How to get there:

As I wanted to visit the Wulong National Geology Park in a single day I asked my hostel in Chongqing to book me onto a Chinese Tour to the park. This is the definitely the easiest way to visit the park, the disadvantage being that you do not get to spend near enough time in the park itself which is pretty spectacular (I got about 3-4 hours in the park itself, the whole trip lasting close to 13 hours).  The advantage was that I made friends with some of the Chinese people and ended up having a nice evening meal in Chongqing. If you have plenty of time on your hands you can take a bus from Chongqing’s Sigongli Bus Station to Wulong from where you need to get a taxi to get to the park itself, which is about 22km northeast of Wulong Town. Moreover, you need to arrange transport to get around the park which is absolutely massive.

Chéngdu

From Chongqing I took an early high-speed train to Chengdu which took about an hour and three quarters. For a second class ticket you pay about $25. If you are taking a high-speed train which leaves from the Chongqing North Railway Station make sure that you are going to the North Terminal of the Railway Station (Longtousi Subway Station, Line 3) and not to the South Terminal (Chongqing Bei, Line). Both terminals are quite a distance apart and if you get out at the wrong terminal you are likely to miss your train. I managed to avoid this because I asked somebody in the tube whether Chongqing Bei was the right tube station to get out. After telling them that I wanted to go to Chengdu they said I should get out at Longtousi. If you get out at the wrong terminal, all is not lost since there is a bus (No 663) connecting both terminals.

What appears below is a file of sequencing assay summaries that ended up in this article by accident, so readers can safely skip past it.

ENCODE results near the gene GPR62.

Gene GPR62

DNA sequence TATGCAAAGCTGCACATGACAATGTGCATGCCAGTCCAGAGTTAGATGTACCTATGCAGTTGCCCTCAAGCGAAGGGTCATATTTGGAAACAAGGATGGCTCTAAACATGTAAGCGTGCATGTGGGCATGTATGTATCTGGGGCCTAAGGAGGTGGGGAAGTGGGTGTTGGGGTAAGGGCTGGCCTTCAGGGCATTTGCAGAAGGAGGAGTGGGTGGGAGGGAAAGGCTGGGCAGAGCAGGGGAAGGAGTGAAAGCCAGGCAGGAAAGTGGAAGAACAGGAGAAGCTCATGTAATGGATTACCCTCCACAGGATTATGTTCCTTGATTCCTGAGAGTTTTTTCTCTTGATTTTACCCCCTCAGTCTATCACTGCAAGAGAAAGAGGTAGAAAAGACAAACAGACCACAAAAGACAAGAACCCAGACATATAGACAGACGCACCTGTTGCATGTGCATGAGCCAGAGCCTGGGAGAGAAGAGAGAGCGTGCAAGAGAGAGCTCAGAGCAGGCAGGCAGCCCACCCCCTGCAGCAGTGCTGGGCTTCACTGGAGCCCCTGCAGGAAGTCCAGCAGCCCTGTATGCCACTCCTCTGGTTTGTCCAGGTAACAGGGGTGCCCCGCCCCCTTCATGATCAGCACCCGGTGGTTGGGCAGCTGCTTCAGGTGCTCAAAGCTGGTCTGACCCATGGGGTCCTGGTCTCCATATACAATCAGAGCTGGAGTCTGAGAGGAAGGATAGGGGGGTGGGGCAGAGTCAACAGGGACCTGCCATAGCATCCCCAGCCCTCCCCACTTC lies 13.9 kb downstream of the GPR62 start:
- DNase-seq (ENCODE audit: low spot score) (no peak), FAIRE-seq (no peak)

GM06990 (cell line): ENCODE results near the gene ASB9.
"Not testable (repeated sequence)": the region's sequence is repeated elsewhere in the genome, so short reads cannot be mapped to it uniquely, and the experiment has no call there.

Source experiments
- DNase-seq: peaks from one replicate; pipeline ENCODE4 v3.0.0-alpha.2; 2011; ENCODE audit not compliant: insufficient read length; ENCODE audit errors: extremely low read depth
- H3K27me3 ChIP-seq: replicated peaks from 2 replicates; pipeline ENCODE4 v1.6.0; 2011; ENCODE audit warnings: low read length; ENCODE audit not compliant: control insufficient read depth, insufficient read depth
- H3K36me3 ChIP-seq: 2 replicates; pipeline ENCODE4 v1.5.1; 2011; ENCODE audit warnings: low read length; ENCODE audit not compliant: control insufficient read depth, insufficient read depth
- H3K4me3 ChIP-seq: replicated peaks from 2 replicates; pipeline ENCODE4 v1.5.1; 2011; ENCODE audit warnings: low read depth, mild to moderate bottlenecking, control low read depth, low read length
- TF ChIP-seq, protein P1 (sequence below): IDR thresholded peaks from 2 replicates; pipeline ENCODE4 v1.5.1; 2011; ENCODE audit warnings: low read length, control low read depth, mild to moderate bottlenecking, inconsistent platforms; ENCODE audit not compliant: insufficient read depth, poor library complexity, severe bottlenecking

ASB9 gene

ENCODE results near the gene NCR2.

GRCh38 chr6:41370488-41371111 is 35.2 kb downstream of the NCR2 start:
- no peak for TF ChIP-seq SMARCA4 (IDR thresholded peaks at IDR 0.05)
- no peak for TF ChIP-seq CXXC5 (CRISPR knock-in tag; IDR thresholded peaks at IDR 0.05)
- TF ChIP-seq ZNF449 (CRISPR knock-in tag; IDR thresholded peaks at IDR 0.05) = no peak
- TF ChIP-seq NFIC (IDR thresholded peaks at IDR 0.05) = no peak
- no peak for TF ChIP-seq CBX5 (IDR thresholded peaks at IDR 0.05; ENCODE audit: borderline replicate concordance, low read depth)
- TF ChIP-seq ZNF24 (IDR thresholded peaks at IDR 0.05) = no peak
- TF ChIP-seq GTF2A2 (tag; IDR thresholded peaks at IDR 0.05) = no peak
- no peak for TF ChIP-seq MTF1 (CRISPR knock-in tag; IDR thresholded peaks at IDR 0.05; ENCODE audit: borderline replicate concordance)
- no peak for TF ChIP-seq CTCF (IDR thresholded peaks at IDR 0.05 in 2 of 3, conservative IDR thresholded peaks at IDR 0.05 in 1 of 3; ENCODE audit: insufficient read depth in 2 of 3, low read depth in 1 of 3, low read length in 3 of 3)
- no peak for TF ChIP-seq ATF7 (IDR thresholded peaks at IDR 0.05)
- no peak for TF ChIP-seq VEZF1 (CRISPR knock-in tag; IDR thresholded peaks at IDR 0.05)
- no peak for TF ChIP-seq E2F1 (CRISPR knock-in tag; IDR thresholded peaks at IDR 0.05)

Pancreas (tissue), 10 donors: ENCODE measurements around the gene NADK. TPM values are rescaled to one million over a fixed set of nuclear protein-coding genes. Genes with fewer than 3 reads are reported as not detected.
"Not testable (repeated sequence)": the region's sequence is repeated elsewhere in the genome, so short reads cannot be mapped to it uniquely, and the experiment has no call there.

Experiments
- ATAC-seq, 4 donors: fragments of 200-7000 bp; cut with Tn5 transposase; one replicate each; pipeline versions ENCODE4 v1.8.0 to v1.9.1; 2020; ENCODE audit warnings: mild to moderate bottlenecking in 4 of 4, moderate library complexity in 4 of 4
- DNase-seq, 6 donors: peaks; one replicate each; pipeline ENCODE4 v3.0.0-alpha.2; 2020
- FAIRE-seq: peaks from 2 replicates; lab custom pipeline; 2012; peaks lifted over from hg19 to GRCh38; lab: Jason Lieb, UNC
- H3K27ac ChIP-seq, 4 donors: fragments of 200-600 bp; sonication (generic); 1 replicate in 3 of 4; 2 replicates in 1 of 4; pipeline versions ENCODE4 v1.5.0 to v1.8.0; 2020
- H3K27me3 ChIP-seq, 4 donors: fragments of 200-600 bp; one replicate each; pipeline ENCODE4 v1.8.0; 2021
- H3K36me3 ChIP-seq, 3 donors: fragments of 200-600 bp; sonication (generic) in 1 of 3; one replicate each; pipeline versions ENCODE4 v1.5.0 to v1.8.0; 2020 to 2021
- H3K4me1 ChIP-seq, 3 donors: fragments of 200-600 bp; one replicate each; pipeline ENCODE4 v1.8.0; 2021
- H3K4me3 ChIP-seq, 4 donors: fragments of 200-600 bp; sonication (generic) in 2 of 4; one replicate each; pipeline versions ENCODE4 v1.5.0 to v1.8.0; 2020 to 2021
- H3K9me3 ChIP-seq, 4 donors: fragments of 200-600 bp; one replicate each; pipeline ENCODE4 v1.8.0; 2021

After dropping of my rucksack at my hotel, the Buddha Zen Hotel near the Wenshu Temple, I headed to the Wenshu Temple’s tea garden for several relaxing cups of jasmine tea. The tea garden is located inside a laid-back, little courtyard, which in addition to the tea house, also houses a vegetarian restaurant (which by all accounts is very popular although I did not eat there) and a food stall selling cold noodles. On my first visit to the tea garden I just sat outside, drank tea, chatted to the very friendly waiters/waitresses and engaged in some people watching. During, my second visit I ventured into the tea house itself where I seemed to be the only customer. The inside of the tea house was very beautiful as was the ‘presentation’ of my tea – much prettier than in the courtyard outside. However, this improved presentation also came with an ‘improved’ price tag (although I think I also invested in higher quality tea leaves ).

Tea at the Wenshu Temple Teahouse.